He always comes officially expecting nothing, or almost nothing — coffee and a sandwich, at most — and generally leaves hours later, having eaten a gigantic meal of traditional Eastern European Jewish cooking: potato pancakes, stuffed cabbage, blintzes, other things that to a goyish reader such as myself are totally unfamiliar. Someone at the gathering will observe that soon no one will be left alive who knows how to cook this food, not the way they did it back there.
So when I showed up at Mendelsohn’s apartment on the Upper West Side of Manhattan on a recent morning, I made some feeble joke about expecting an enormous repast like the ones in his book, chafing dishes full of kasha fried with onions, pierogi, golaki (pronounced “gawumpkee,” as you learn in “The Lost”). He smiled politely, but we both knew it wasn’t funny. Mendelsohn’s book is tightly focused on the stories of six of his relatives who perished in the Holocaust — he favors that word, “perished” — but getting to know those six people, as best we can after all these years, forces us to consider the millions of other dead we will never know, and also the astonishing fact that Jewish Eastern European culture, which had endured for centuries across good times and bad, was almost totally wiped out in four terrible years.
Mendelsohn had no pierogi. He had a fresh pot of coffee and doughnuts from the grocery store, which is pretty damn good by interview-subject standards, and we sat down in his elegantly furnished apartment to talk about “The Lost.” It is an extraordinary book, entirely unlike anything else ever written about the Holocaust, and although it is the kind of book that will change people’s perspectives, and perhaps inspire imitation, I cannot imagine we will see anything like it again. It is a work of avid scholarship — Mendelsohn is after all a classics professor at Bard College — and a true-life detective story. It is a study of how history is written and a test case of how much the history of six ordinary people can be rescued from oblivion, long after their deaths. It is a work both personal and literary, combining the passion of the memoirist, the compassion of the novelist and the dispassion of the historian.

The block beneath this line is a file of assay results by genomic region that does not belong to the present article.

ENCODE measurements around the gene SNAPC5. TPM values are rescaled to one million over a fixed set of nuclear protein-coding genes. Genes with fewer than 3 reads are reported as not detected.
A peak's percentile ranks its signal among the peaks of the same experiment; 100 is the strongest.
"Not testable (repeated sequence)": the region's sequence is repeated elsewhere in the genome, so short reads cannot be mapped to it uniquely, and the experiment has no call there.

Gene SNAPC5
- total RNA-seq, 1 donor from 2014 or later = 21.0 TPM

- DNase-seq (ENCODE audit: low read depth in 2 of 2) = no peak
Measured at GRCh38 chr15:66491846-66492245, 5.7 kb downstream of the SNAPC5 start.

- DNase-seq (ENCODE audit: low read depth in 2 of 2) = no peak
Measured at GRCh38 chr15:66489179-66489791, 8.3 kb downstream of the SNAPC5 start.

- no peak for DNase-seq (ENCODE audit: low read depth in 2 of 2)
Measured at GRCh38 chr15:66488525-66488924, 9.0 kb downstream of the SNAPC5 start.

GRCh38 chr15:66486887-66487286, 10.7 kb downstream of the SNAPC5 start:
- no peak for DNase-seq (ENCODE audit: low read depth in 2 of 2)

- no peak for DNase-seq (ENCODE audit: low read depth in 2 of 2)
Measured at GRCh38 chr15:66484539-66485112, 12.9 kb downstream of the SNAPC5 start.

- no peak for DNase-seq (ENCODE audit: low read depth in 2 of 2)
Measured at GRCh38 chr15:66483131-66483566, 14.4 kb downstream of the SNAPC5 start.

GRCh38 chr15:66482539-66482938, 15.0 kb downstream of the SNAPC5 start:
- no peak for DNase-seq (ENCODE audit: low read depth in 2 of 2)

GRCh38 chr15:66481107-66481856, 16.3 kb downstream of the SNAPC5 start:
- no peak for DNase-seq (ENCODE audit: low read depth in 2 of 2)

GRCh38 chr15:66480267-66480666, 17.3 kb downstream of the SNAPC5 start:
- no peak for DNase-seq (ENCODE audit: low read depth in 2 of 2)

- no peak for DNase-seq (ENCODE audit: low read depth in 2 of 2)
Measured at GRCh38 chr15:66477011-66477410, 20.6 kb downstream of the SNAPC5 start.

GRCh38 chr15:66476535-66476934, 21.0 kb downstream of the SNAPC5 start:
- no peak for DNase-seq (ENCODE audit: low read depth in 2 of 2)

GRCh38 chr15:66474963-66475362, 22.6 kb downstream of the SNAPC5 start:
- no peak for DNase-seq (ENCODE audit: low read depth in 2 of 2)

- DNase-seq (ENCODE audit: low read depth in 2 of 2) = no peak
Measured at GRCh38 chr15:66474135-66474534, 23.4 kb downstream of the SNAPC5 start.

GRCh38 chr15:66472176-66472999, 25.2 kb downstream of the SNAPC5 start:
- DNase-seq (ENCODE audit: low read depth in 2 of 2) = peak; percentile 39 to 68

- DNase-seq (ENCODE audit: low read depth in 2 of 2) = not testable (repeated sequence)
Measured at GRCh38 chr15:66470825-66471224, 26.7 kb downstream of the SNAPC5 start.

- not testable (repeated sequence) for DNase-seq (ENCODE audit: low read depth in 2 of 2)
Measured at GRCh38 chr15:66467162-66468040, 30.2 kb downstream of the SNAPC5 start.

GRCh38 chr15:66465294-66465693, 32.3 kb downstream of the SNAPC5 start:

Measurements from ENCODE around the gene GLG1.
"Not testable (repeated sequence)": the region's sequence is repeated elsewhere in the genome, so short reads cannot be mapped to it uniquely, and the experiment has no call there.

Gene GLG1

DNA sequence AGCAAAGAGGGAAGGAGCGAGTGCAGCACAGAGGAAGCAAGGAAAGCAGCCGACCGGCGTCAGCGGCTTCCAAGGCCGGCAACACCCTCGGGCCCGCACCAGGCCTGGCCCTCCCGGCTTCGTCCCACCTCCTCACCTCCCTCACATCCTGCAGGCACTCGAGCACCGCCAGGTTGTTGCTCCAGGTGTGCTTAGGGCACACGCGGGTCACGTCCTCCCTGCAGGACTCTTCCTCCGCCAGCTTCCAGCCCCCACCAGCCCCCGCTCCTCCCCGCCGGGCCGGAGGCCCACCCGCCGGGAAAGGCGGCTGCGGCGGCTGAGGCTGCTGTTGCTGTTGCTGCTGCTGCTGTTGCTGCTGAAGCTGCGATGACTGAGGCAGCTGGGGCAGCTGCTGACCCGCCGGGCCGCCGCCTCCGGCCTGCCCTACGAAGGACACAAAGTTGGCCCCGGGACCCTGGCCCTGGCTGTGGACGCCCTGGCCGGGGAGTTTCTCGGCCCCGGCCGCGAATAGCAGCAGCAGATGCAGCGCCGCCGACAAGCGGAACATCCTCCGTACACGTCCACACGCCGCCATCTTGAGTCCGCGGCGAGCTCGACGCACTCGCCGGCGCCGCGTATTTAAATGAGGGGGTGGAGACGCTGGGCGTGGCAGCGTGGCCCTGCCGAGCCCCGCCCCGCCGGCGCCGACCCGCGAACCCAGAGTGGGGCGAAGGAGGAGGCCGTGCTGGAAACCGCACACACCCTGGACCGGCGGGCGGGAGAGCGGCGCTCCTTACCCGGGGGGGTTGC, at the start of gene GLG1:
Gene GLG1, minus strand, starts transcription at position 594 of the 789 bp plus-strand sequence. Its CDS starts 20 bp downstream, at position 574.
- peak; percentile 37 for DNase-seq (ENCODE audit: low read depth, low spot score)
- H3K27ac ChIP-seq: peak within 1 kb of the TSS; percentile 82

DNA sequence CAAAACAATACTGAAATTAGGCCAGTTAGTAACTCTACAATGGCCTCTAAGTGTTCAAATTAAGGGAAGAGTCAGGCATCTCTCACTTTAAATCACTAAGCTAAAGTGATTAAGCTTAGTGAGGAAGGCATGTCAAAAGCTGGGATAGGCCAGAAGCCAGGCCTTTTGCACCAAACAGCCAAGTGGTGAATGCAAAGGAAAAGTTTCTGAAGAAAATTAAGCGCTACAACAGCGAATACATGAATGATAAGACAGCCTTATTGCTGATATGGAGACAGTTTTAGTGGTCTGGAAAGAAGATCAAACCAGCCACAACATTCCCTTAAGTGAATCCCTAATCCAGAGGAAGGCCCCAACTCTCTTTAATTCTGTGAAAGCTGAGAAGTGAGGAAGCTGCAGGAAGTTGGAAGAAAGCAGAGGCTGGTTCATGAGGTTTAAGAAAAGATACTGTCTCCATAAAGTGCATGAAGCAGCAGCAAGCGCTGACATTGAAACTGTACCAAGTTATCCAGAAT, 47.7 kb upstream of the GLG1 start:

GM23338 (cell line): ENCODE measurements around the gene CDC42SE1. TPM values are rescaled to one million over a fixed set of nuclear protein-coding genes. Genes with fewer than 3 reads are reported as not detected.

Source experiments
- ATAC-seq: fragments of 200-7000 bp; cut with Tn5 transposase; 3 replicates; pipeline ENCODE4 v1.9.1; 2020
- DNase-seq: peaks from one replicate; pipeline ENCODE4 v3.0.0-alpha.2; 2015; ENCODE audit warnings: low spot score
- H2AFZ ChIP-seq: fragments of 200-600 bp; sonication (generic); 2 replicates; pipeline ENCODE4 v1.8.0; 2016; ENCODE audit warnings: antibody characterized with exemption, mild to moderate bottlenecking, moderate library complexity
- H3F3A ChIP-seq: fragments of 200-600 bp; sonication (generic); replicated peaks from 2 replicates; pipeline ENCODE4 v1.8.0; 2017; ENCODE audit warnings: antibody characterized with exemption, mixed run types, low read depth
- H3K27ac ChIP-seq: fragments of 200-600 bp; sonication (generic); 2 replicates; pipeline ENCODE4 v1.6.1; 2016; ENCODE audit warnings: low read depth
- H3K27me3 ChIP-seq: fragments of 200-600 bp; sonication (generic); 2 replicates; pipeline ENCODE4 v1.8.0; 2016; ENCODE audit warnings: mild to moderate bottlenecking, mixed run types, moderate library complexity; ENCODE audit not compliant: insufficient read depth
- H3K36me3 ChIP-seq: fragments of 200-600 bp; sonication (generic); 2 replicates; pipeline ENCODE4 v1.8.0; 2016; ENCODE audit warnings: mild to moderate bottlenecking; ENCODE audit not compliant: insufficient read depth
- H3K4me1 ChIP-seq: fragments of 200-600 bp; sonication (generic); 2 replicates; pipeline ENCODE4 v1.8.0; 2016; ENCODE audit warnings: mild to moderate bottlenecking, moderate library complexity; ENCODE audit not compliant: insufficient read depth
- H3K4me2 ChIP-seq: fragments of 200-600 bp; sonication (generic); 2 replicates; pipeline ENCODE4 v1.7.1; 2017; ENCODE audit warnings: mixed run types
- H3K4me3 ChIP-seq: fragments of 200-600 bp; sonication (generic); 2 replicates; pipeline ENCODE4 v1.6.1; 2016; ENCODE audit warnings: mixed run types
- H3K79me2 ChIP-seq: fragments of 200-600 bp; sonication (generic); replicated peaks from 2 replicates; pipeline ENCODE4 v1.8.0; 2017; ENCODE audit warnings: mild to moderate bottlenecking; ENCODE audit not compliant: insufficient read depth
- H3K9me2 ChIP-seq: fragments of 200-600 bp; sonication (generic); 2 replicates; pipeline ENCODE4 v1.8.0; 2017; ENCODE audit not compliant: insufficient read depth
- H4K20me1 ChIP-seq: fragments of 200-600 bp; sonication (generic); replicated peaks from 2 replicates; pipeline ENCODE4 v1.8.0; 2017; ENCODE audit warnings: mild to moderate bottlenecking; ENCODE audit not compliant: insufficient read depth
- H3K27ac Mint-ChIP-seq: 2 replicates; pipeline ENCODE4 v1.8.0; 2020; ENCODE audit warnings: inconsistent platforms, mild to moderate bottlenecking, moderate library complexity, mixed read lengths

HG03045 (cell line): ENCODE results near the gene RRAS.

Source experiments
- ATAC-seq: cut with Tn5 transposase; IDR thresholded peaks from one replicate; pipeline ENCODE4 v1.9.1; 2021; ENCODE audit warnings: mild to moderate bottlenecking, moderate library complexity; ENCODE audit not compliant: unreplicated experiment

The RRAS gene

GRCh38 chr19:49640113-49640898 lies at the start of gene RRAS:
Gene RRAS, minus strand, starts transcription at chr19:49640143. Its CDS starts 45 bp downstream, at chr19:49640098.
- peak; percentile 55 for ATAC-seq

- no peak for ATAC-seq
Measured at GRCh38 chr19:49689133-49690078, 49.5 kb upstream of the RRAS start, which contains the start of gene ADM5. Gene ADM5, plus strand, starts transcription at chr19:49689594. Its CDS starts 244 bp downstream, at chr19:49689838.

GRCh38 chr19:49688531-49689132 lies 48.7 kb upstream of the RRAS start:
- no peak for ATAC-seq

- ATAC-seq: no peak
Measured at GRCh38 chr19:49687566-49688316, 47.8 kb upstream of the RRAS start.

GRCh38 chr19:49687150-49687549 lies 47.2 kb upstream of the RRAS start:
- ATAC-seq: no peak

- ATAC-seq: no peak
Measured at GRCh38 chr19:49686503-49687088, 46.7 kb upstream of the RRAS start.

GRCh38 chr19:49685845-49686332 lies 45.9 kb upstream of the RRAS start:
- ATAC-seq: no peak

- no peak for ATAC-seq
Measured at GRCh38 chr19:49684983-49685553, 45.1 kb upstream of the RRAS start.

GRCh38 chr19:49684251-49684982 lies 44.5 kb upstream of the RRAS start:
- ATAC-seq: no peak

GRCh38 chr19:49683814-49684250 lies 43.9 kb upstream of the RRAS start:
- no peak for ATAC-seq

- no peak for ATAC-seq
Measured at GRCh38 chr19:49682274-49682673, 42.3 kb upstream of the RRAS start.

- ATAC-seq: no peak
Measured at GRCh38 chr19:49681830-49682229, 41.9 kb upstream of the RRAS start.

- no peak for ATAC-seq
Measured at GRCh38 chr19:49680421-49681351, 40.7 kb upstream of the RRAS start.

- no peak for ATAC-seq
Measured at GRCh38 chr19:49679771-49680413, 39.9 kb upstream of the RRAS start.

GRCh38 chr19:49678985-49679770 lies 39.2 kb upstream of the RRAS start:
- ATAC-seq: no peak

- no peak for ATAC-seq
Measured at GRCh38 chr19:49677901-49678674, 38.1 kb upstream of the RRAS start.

Mendelsohn, who is 46, grew up on suburban Long Island, N.Y., during the 1960s and ’70s. He is of course not a Holocaust survivor, nor is he the child of Holocaust survivors. Most of his extended family had emigrated from their home village in Poland to America or Palestine by the time of Hitler’s rise to power. But one of his great-uncles, a man named Shmiel or Samuel Jäger (like many Eastern European Jews, Shmiel had two names and spoke several languages), hadn’t liked New York and had gone back home to Bolechow, a polyglot town of 15,000 Poles, Ukrainians and Jews in Galicia, a province of eastern Poland that bordered first the Russian Empire and then the Soviet Union. He had become an important Bolechower, a kosher butcher and perhaps the most prosperous merchant in town, owner of a fleet of trucks, liked and respected by Jews and gentiles alike. In 1939 the war started, and in 1941 the Germans came. By 1944, the Jäger family, along with virtually all the other Jews of Bolechow, were gone.
The first thing we learn in Mendelsohn’s book is that his presence, as a small child, in certain people’s houses in Miami Beach in the 1960s made those people cry. He understood from an early age that this was because he reminded older family members of Uncle Shmiel, and that Uncle Shmiel, Aunt Ester and their four daughters had been killed by the Nazis. But killed how and by whom exactly? Where and when had it happened? Had anything been done to help them? Could anything have been done? He began to formulate some of these questions in his head at an early age, he reports, but no answers were forthcoming.
Mendelsohn’s adult quest for answers to these questions, no matter how partial, takes him to Ukraine twice (Bolechow, today called Bolekhiv, is now a town in the western Ukraine, where no Jews at all live), Israel twice, Australia, Denmark, Sweden and all over central Europe. He meets essentially every living Jew who was in Bolechow when the Nazis came; it is not a large number, and half of them have died since he interviewed them. Beginning with almost nothing, some fragmentary family anecdotes, a few letters and a handful of photographs, he discovers and reconstructs an amazing amount of information about the lives and deaths of Shmiel and his family, restoring at least a little of the individuality that was taken from them.